We invest funds from the Volkswagen settlement and our Clean Diesel program in projects that reduce emissions from transportation to improve air quality and people's health. These investments support the transition to zero-emission transportation systems in Washington. We prioritize projects that benefit communities disproportionately impacted by air pollution.
Improving air quality, people's health, and the environment
Diesel-powered vehicles, vessels, and equipment emit nitrogen oxides, fine particles, greenhouse gases, and other pollutants that harm people's health and the environment. People who live near busy roads, ports, railways, and other transportation corridors may be at higher risk of negative health effects, such as persistent coughing, asthma, lung diseases, and other health issues.
Learn more about the health effects from diesel pollution and what you can do to protect yourself and your family.
Environmental justice and equity
The Healthy Environment for All (HEAL) Act requires us and our partners to identify and address environmental health disparities in overburdened communities and underserved populations. Our Office of Equity and Environmental Justice leads our strategy to reduce pollution and health disparities in communities most at risk.
We use the Washington Department of Health’s Washington Tracking Network (WTN) map to help us identify disproportionately impacted areas and prioritize where to invest funds.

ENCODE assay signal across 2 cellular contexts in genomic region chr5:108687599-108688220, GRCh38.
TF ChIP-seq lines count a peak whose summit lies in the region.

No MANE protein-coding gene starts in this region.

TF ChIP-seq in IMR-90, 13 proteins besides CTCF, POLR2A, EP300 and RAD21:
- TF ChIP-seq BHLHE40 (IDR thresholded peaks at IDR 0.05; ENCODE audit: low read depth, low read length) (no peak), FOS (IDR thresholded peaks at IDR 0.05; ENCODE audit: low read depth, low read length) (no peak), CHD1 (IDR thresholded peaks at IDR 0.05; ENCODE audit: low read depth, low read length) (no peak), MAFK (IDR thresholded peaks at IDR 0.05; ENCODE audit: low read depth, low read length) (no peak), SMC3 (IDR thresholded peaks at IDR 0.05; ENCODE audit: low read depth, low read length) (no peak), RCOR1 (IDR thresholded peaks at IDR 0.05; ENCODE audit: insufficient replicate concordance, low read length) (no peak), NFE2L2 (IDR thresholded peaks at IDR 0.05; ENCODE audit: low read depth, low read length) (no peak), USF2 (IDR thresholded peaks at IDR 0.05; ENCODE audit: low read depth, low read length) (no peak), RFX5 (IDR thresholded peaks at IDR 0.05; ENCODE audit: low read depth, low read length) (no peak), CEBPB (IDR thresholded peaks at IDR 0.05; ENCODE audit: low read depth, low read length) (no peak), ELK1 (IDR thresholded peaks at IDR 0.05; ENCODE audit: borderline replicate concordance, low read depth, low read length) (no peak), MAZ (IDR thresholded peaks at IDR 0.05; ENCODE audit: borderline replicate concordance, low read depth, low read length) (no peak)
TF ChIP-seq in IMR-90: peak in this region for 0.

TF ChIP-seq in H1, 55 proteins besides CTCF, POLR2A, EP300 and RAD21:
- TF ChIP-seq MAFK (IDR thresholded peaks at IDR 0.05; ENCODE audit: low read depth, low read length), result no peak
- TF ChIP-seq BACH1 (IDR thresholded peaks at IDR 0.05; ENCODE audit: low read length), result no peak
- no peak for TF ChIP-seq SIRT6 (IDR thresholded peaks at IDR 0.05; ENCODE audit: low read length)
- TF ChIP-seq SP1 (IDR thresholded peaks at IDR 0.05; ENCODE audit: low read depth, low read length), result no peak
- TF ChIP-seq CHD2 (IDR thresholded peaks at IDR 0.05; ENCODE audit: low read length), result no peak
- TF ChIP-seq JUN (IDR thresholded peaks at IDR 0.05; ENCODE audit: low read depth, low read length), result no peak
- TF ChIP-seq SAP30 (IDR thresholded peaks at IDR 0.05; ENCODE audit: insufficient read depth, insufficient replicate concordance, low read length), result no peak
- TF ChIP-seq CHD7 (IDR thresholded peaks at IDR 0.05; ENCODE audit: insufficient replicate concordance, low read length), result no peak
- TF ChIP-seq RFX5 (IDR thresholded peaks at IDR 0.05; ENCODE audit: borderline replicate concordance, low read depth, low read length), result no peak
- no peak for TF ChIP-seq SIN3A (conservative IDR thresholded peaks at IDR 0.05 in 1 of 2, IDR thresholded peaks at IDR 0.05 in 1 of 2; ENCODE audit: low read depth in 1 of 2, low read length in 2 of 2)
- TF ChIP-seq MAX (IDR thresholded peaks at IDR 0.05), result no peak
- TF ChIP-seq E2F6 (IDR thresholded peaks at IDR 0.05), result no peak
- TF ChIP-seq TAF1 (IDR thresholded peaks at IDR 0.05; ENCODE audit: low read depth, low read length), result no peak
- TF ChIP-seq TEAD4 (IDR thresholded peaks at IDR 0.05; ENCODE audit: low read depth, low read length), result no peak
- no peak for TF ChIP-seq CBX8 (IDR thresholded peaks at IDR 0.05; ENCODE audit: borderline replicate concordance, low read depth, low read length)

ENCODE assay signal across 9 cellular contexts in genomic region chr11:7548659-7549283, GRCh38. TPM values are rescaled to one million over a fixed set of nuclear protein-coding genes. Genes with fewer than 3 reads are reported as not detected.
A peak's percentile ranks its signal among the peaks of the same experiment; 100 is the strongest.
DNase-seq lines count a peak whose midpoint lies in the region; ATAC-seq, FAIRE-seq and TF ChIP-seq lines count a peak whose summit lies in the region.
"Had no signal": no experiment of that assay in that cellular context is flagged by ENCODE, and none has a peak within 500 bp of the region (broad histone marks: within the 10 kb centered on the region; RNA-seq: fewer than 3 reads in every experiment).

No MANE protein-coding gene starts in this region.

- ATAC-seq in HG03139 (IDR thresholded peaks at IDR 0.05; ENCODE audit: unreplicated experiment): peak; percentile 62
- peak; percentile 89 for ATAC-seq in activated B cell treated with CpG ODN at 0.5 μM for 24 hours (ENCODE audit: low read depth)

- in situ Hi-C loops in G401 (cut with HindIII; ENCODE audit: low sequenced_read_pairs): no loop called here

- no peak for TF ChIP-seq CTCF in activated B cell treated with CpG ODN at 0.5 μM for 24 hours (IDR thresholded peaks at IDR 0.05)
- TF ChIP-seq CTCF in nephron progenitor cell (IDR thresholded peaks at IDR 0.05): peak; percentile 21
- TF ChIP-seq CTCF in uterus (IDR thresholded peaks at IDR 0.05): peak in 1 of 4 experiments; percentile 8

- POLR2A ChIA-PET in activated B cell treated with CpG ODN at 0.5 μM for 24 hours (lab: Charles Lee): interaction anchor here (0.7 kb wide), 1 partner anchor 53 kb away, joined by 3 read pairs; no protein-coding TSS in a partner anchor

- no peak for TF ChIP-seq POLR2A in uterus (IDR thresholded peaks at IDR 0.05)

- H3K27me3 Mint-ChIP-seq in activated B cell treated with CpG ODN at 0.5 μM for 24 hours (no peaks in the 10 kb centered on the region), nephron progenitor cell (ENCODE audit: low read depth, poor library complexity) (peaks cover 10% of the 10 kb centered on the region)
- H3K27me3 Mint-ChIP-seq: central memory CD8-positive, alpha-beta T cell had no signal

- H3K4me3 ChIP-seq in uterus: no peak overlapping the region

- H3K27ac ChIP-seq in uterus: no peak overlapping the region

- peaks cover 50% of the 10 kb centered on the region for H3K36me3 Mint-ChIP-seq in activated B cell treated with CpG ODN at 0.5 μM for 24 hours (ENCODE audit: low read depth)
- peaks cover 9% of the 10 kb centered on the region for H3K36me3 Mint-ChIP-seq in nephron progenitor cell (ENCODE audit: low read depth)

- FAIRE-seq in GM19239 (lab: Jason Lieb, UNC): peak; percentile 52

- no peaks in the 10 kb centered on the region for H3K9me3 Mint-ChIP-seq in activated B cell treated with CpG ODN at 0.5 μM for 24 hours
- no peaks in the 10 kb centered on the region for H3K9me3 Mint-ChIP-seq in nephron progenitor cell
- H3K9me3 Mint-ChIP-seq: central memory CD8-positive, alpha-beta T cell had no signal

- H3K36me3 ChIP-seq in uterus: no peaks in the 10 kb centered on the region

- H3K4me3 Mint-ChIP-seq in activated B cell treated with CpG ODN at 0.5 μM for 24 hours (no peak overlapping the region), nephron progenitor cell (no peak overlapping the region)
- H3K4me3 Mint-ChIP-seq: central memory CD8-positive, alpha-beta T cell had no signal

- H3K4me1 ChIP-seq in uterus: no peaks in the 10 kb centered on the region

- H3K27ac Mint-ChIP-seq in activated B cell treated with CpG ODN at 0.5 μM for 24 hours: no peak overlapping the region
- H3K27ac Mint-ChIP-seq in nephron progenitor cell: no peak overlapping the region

Learn more about the WTN tool below.
The Washington Department of Health incorporates the index, “Diesel Pollution and Disproportionate Impact," into the Washington Tracking Network online mapping tool.
The map allows users to compare air pollution at the census track level across the state. A census track with a higher score represents communities that are experiencing higher diesel pollution as well as social inequities.
The tool incorporates two factors to determine the score for each census track:
- A Diesel Pollution Burden factor, which represents the approximate mass of diesel emissions
- A Priority Populations factor, which averages six socio-economic data points:
- Limited English – Percent of population five years and older who speak English less than “very well"
- No high school diploma — Percent of people who have not received a high school diploma or GED by age 25
- People of color — A sum of all race/ethnicity categories except white/non-hispanic
- Population living in poverty — Percent of people earning less than or equal to 185% of the federal poverty level
- Unaffordable housing — Households spending greater than 30% of their income on housing costs
- Unemployed — Population 16 years and older in the workforce and registered as unemployed
Clean transportation policy and coordination
Our clean transportation grants support projects that reduce pollution from diesel vehicles by replacing them with zero-emission vehicles. We prioritize project investment in areas disproportionately impacted by air pollution and incentivize the purchase and installation of necessary fueling infrastructure.
Statewide efforts, such as the Climate Commitment Act, the Clean Fuel Standard, and several zero-emission vehicle standards, are also supporting and incentivizing the transition to zero-emission transportation in Washington.
The Washington Interagency Electric Vehicle Coordinating Council (EV Council) was created in the 2022 legislative session so that state agencies can better collaborate on efforts to accelerate electric vehicle adoption and reduce transportation sector greenhouse gas emissions.